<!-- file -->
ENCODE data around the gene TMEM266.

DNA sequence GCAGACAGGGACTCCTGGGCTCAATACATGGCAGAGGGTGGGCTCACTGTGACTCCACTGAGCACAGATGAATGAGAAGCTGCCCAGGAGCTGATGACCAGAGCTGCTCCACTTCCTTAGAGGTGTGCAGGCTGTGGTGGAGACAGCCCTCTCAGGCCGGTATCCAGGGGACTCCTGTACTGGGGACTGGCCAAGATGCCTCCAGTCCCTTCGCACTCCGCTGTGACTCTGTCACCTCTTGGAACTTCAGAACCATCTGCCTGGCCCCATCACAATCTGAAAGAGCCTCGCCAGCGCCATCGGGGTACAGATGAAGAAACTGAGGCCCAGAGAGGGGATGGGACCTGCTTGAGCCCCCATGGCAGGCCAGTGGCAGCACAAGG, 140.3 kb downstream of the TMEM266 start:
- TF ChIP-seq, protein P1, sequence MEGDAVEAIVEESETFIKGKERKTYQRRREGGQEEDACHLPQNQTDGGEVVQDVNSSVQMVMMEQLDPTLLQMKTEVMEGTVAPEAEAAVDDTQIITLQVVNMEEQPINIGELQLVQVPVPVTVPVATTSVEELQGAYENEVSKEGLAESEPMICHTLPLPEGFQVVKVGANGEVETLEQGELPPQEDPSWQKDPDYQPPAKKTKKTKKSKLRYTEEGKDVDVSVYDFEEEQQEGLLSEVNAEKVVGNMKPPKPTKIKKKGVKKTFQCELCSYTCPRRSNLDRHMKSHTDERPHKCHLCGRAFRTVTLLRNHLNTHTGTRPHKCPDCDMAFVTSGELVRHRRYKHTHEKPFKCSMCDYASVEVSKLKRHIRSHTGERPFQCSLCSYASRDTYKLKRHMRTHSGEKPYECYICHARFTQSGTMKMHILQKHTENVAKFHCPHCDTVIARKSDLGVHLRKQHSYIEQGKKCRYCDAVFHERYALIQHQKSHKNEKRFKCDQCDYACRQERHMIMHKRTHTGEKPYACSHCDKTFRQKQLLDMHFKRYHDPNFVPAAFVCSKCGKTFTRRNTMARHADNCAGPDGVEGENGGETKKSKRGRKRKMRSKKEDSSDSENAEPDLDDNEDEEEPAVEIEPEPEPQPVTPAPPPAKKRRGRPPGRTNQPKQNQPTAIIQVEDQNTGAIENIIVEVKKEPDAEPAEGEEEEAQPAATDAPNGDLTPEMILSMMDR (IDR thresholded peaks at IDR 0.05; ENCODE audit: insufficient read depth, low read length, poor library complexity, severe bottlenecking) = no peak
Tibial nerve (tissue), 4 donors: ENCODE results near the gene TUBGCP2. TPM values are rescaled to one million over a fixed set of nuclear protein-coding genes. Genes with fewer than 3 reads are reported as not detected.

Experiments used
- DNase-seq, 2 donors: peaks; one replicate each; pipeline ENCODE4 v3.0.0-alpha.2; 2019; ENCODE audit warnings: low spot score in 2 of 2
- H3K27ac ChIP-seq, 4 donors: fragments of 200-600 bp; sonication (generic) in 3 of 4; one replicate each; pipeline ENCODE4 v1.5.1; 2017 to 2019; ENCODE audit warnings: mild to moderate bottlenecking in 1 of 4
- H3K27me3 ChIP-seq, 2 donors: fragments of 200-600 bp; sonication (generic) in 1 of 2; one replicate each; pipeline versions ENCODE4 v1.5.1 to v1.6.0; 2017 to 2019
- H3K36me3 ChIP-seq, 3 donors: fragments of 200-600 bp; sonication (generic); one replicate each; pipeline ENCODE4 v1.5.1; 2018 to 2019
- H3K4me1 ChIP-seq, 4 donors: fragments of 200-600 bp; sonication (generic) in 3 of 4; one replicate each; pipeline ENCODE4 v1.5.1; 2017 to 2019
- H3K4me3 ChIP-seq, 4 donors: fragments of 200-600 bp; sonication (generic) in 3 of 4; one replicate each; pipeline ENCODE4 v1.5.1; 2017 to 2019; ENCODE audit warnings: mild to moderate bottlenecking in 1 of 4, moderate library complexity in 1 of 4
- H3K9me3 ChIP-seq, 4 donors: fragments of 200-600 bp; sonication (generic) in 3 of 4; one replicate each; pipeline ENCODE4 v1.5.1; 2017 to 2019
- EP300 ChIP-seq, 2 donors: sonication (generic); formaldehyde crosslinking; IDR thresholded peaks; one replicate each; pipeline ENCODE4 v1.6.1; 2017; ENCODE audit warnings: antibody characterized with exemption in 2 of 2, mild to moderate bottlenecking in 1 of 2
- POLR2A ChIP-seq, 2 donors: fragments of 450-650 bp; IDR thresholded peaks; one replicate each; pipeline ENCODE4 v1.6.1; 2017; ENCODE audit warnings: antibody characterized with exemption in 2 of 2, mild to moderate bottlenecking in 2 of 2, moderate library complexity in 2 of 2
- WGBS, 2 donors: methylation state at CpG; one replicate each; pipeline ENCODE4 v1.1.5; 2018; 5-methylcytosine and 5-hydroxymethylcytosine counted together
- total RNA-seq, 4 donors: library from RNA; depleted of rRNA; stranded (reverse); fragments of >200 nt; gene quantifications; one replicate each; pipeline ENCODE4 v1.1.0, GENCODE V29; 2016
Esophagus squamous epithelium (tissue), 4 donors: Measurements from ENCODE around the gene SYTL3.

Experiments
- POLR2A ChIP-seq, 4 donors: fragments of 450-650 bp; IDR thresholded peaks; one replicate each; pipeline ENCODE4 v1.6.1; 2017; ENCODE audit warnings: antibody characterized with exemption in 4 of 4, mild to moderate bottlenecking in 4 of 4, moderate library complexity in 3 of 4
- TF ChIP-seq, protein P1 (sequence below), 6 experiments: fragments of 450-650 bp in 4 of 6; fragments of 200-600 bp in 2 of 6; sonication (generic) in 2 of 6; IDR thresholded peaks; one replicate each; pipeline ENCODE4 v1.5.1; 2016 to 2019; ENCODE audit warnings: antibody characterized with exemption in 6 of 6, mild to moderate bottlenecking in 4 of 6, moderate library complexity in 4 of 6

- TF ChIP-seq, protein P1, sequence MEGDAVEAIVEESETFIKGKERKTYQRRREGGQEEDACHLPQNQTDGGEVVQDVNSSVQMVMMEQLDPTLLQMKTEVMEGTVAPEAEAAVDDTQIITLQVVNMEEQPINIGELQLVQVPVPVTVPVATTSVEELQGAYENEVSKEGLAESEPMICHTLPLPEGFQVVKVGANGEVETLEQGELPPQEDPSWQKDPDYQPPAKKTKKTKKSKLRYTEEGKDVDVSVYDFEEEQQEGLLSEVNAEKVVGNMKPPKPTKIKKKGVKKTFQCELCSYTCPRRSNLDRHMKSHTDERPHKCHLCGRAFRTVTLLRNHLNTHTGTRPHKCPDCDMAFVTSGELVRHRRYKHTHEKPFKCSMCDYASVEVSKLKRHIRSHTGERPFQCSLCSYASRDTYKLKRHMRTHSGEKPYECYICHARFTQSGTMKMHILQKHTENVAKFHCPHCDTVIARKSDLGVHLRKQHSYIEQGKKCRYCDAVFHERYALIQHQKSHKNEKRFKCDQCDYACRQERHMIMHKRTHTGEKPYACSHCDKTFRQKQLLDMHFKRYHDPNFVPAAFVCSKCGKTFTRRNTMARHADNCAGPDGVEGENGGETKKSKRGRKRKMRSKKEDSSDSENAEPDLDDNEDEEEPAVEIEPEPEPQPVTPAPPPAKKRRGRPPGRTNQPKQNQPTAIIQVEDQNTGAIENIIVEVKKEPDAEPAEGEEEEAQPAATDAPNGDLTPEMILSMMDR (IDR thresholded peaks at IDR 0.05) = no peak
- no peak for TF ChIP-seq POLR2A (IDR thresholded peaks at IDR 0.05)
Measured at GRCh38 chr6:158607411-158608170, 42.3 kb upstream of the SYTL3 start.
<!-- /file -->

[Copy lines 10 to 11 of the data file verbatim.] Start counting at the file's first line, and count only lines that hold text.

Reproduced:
- H3K4me1 ChIP-seq, 4 donors: fragments of 200-600 bp; sonication (generic) in 3 of 4; one replicate each; pipeline ENCODE4 v1.5.1; 2017 to 2019
- H3K4me3 ChIP-seq, 4 donors: fragments of 200-600 bp; sonication (generic) in 3 of 4; one replicate each; pipeline ENCODE4 v1.5.1; 2017 to 2019; ENCODE audit warnings: mild to moderate bottlenecking in 1 of 4, moderate library complexity in 1 of 4